Risk factors and the surgery affection of respiratory complication and its mortality after acute traumatic cervical spinal cord injury

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Abstract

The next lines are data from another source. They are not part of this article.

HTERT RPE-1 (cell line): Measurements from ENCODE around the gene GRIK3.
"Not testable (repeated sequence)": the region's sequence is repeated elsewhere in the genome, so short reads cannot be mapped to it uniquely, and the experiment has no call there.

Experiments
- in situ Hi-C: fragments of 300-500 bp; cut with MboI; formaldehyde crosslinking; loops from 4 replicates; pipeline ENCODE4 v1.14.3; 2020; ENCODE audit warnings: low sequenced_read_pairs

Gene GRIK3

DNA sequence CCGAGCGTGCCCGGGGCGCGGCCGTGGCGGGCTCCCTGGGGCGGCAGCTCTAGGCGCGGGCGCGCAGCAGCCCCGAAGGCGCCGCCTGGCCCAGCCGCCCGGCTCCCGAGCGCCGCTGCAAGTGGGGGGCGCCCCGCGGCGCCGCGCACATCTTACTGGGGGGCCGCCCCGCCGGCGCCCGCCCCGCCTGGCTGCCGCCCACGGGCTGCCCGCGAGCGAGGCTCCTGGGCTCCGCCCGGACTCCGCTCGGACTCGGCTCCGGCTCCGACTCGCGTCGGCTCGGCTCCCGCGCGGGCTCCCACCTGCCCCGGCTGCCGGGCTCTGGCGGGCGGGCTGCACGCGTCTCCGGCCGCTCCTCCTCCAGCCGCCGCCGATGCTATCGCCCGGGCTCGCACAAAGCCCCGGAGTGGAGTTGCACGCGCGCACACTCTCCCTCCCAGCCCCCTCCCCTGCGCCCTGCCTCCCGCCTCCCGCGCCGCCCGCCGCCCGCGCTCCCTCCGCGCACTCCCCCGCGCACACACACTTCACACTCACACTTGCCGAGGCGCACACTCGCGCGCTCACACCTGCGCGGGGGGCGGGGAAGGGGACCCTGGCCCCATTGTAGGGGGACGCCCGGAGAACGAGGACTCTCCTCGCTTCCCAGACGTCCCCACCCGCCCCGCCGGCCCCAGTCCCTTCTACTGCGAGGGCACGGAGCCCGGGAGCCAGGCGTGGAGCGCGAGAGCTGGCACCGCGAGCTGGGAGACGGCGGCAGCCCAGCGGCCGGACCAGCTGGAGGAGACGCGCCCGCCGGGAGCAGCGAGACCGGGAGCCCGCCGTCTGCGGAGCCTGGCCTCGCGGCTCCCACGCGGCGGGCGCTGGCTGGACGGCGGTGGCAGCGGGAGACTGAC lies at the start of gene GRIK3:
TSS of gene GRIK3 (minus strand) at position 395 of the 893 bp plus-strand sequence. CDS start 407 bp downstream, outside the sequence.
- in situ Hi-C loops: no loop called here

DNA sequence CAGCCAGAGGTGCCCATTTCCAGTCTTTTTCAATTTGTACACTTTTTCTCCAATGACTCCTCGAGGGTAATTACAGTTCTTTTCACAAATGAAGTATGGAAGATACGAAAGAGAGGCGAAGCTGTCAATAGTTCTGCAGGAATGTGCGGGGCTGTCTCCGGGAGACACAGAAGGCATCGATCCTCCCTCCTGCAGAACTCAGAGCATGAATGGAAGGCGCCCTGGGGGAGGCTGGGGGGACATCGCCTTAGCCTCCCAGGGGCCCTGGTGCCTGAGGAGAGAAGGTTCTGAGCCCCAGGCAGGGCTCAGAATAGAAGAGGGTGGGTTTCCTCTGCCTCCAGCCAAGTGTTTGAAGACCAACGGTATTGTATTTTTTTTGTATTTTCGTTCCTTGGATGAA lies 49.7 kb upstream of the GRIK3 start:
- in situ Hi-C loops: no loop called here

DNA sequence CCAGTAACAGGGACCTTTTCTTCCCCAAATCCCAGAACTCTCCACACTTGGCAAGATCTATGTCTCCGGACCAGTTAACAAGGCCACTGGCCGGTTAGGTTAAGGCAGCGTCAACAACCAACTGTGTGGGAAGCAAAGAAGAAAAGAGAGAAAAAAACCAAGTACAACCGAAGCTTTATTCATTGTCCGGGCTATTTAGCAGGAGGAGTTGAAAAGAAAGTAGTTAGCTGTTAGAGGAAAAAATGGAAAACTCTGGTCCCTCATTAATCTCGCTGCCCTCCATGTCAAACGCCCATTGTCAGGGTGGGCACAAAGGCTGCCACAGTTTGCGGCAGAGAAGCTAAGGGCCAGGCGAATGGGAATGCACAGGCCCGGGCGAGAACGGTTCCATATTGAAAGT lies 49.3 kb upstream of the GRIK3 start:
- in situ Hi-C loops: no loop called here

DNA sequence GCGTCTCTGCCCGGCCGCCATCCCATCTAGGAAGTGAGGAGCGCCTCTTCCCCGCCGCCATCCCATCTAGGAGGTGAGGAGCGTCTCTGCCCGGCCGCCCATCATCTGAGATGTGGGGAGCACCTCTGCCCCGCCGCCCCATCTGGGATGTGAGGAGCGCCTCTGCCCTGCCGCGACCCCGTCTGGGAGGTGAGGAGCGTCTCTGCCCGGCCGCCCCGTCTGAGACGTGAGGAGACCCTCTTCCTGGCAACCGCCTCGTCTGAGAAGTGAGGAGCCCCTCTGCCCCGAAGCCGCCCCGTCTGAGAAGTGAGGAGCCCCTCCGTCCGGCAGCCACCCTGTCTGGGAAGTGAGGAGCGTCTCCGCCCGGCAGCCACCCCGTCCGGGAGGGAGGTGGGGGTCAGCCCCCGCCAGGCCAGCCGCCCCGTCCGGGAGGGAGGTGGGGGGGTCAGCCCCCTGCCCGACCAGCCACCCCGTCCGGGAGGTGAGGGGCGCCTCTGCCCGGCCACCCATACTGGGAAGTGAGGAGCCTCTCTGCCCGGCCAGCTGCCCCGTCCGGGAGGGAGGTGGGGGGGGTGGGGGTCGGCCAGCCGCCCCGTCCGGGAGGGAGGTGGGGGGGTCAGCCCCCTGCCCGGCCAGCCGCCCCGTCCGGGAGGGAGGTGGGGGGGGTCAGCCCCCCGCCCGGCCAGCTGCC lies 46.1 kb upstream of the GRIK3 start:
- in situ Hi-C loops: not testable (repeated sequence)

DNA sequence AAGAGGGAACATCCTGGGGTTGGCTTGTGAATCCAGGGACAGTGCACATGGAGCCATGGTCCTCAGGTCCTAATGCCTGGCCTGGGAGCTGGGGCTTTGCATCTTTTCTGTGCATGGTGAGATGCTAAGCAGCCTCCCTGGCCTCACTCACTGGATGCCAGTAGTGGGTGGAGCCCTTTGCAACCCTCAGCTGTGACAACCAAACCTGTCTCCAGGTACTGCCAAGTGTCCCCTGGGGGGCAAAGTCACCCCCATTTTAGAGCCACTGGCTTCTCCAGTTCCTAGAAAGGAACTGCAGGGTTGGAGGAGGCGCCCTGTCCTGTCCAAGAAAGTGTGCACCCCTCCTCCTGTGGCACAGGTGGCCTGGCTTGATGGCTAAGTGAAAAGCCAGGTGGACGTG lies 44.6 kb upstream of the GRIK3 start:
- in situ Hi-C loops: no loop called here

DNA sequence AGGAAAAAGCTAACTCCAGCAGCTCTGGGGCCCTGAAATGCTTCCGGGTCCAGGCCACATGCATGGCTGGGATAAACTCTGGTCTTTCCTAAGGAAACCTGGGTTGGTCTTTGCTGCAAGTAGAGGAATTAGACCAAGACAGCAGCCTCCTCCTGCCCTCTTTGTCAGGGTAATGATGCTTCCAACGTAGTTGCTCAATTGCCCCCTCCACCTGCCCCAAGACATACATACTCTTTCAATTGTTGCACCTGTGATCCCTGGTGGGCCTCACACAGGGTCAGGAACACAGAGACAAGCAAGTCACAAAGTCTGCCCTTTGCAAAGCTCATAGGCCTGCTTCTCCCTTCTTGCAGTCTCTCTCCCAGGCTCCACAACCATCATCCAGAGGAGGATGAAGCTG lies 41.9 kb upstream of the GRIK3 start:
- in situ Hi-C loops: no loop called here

The aim of this study is to estimate the risk factors of both respiratory complication (RC) and mortality after acute traumatic cervical spinal cord injury (TCSCI). Between July 2005 and July 2015, in 181 patients (142 males and 39 females; mean age 41.0 years) with acute TCSCI, we compared the difference and odds ratio in RC group (n = 73) with that of non-RC group (n = 108), and also death group (n = 15) and survival group (n = 166). We collected injury-related information after half a year of injury, which is as follows: the causes of injury, time of surgery, ICU (intensive care unit) days, ventilator days, ASIA (American Spinal Injury Association) classification, neurological injury, CIPS (Clinical Pulmonary Infection Score), and BMI (body mass index). Besides these, we gathered the general information such as age, gender, smoking history, and use of steroids. The study compared perioperative parameters; surgery-related and instrumentation- and graft-related complication rates; clinical parameters; patient satisfaction; and radiologic parameters. Variations like gender (odds ratio [OR] = 1.269, 95% confidence interval [CI] [0.609–2.646]), smoking history (OR = 2.902, 95% CI [1.564–5.385]), AIS grade (grade A) (OR = 6.439, 95% CI [3.334–12.434]), neurological level (C1-C4) (OR = 2.714, 95% CI [1.458–5.066]), and steroid use (OR = 2.983, 95% CI [1.276–6.969]) have a facilitated effect on RC. When we estimated surgery-related affection, only the time of surgery and anterior approach compared with posterior has significant difference in RC (P < .05). Between death and survival group, the aspect of age, non-surgical, CPIS, AIS grade, and BMI have statistically significant difference. Survival analysis reveals significant difference in aforementioned groups. In patients suffering from acute TCSCI, those who are old, have long smoking history, complete spinal cord injury, C1-C4, high CPIS, and fat have high incidence of RC and mortality.

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